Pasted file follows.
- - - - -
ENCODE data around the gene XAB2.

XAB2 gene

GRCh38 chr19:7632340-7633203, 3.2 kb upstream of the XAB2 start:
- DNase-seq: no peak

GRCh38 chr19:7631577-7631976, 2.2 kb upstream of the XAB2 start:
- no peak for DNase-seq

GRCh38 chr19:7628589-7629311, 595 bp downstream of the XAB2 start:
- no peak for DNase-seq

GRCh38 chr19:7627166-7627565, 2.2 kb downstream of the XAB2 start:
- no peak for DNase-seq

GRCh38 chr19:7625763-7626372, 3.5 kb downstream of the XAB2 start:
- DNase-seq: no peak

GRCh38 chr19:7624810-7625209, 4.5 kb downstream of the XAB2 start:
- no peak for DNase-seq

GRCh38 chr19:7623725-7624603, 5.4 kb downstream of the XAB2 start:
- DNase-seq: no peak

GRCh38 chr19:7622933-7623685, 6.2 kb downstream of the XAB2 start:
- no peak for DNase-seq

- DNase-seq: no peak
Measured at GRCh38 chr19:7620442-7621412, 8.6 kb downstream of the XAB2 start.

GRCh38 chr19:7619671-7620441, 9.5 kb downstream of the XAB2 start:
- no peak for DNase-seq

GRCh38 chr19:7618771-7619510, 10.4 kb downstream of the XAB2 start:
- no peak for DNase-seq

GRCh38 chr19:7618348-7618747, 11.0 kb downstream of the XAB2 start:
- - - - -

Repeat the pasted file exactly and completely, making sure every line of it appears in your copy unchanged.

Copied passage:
ENCODE data around the gene XAB2.

XAB2 gene

GRCh38 chr19:7632340-7633203, 3.2 kb upstream of the XAB2 start:
- DNase-seq: no peak

GRCh38 chr19:7631577-7631976, 2.2 kb upstream of the XAB2 start:
- no peak for DNase-seq

GRCh38 chr19:7628589-7629311, 595 bp downstream of the XAB2 start:
- no peak for DNase-seq

GRCh38 chr19:7627166-7627565, 2.2 kb downstream of the XAB2 start:
- no peak for DNase-seq

GRCh38 chr19:7625763-7626372, 3.5 kb downstream of the XAB2 start:
- DNase-seq: no peak

GRCh38 chr19:7624810-7625209, 4.5 kb downstream of the XAB2 start:
- no peak for DNase-seq

GRCh38 chr19:7623725-7624603, 5.4 kb downstream of the XAB2 start:
- DNase-seq: no peak

GRCh38 chr19:7622933-7623685, 6.2 kb downstream of the XAB2 start:
- no peak for DNase-seq

- DNase-seq: no peak
Measured at GRCh38 chr19:7620442-7621412, 8.6 kb downstream of the XAB2 start.

GRCh38 chr19:7619671-7620441, 9.5 kb downstream of the XAB2 start:
- no peak for DNase-seq

GRCh38 chr19:7618771-7619510, 10.4 kb downstream of the XAB2 start:
- no peak for DNase-seq

GRCh38 chr19:7618348-7618747, 11.0 kb downstream of the XAB2 start: